Hillsborough: In praise of Cameron and the politicians who always knew the truth
It wouldn't be unfair to say that many of the postings on this blog present politicians in a negative light or have some sort of criticism to level at our democratic representatives. But I want to write one in praise of them.
For the city of Liverpool Wednesday was a momentous day in which the truth, which many of us have known for so many years, was finally told to the world and I mean the world because news of the Hillsborough cover up made the front of the New York Times.
For years successive governments ignored the pleas of the Hillsborough families and survivors, these people were failed by the State. On Wednesday, the State apologised unequivocally, without any caveats and now the hard battle for justice moves forward.
The failures of successive governments are well documented at this stage. Former Home Secretary Jack Straw put it best when he highlighted the "culture of impunity" among police that Thatcher's government had created.
But Straw is not without fault either having accepted the flawed scrutiny of evidence of Lord Justice Stuart-Smith who should never have been allowed complete his 'scrutiny' given his disgraceful comments to a family member on the first day of hearings.
Thatcher, Major, and Blair failed the families but Gordon Brown did one thing, he sent his Culture Secretary Andy Burnham to Anfield on the 20th anniversary of the disaster and this happened:
Burnham told the Liverpool Echo earlier this week about what followed and the Leigh MP deserves great credit for setting up the panel whose report we have read with shock and disgust.
Others on the Labour benches also deserve great credit not least Steve Rotheram who has fought for these people all of his politicial life, Maria Eagle who stood-up to Norman Bettison and who will hopefully watch him resign, and Alison McGovern who brought great words and emotion to the historic Commons debate on Hillsborough earlier this year.
But there must be big praise too for Prime Minister David Cameron, a man who there is much to disagree with from his government's economic strategy to his shocking lack of experience for the job of Prime Minister which has so often demonstrated itself in his two years in office.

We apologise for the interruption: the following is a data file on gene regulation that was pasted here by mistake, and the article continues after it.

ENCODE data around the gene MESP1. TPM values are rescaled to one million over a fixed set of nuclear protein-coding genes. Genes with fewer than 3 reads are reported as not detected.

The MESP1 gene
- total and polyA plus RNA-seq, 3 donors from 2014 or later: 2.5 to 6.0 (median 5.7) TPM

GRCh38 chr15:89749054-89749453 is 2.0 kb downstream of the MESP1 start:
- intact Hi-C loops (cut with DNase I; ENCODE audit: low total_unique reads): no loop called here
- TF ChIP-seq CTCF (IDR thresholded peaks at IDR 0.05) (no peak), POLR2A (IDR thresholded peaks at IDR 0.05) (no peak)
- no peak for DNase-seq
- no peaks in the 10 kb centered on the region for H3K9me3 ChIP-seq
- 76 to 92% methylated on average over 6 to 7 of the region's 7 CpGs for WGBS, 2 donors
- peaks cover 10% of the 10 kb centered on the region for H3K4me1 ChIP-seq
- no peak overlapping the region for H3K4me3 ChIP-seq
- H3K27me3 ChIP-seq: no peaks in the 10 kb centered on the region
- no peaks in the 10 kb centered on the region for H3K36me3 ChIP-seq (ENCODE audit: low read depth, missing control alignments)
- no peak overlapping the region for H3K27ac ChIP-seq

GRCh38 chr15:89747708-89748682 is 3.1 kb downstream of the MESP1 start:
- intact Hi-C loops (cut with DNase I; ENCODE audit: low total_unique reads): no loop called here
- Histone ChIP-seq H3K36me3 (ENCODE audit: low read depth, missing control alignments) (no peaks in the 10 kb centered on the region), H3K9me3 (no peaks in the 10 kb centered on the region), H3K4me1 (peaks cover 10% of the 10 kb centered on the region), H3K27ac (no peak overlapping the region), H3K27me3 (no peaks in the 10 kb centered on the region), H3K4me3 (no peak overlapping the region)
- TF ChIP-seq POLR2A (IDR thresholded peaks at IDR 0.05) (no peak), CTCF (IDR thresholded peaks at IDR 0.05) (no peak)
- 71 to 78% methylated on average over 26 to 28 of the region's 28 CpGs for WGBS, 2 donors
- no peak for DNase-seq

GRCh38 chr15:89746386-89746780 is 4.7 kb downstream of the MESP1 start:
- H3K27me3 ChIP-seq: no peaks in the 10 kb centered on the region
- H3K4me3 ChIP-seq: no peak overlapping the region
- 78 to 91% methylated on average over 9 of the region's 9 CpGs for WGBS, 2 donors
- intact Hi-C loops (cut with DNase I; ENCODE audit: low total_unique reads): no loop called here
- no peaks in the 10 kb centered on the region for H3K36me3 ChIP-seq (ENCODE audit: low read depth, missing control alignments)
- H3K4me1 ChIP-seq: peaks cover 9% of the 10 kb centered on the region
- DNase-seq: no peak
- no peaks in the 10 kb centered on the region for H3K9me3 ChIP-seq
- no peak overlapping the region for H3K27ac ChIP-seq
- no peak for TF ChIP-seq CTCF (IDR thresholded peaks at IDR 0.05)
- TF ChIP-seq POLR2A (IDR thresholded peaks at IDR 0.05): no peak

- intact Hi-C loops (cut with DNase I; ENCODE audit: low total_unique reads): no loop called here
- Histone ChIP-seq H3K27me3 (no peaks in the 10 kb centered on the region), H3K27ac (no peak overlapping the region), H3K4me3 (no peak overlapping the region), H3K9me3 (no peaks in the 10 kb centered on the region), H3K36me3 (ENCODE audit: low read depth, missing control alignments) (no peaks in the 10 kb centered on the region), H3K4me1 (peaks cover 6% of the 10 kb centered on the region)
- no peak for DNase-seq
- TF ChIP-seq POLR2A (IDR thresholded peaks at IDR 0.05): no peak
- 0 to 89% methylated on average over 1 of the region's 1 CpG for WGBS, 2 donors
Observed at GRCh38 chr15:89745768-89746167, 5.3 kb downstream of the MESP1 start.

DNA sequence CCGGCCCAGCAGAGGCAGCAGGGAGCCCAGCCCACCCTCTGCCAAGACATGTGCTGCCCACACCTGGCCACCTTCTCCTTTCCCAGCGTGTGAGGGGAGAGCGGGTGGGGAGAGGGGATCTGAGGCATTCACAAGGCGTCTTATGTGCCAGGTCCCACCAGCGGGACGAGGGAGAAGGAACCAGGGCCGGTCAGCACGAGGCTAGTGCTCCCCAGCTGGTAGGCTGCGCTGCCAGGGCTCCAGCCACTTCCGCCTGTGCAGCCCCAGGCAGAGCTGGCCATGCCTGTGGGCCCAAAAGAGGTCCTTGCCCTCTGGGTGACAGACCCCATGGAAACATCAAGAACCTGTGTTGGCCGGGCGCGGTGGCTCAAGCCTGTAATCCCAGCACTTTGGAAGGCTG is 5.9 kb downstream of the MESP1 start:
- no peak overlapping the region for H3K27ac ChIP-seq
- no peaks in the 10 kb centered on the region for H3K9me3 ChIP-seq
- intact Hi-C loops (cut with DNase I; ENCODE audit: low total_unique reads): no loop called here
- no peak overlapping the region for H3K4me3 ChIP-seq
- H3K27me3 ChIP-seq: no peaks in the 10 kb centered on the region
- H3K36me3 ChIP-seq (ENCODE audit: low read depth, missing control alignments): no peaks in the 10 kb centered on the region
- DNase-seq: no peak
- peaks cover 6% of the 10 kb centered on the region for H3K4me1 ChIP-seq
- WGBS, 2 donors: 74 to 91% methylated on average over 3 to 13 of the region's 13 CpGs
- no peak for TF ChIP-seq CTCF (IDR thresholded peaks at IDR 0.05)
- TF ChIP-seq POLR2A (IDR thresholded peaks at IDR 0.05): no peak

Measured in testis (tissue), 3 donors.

But he sure can deliver an apology.
First, let's not forget that he too is not without fault. Last year he told this website's newspaper that Hillsborough families were "like a blind man, in a dark room, looking for a black cat that isn't there."
But in his stunning statement to the Commons on Wednesday, he blew all of that away with four words: "The families were right". There are so many key lines in his statement among them the "double injustice" and that "not enough people in this country understand what the people of Merseyside have been through."
As Sheila Coleman from the Hillsborough Justice Campaign said this week, the devastating nature of the report left the Prime Minister with little choice but to offer a full apology but his delivery of it was the remarkable and incredible given all that the families have had to put up with all these years. That it prompted gasps and head-shaking throughout the Commons is evidence of that.
These were only words but they were powerful words. They detonated the lies, the deceit, the cover-up that for too long too many people have had to endure.
What happens next is crucial.
The passage of time should not lessen the seriousness with which the report's findings are taken by authorities. If this was the greatest cover-up in British history as has been said this week then all appropriate steps should be taken to ensure that it is exposed in full and that justice is served.
Some fine politicians have done some fine work to expose the truth that was known for so long in the city of Liverpool and the Prime Minister has made a fine statement on the matter.
However, it is up to all politicians in all sides of the political divide to ensure that justice is not denied to these people.
For as a son of the city, William Gladstone, once said: "Nothing that is morally wrong can be politically right."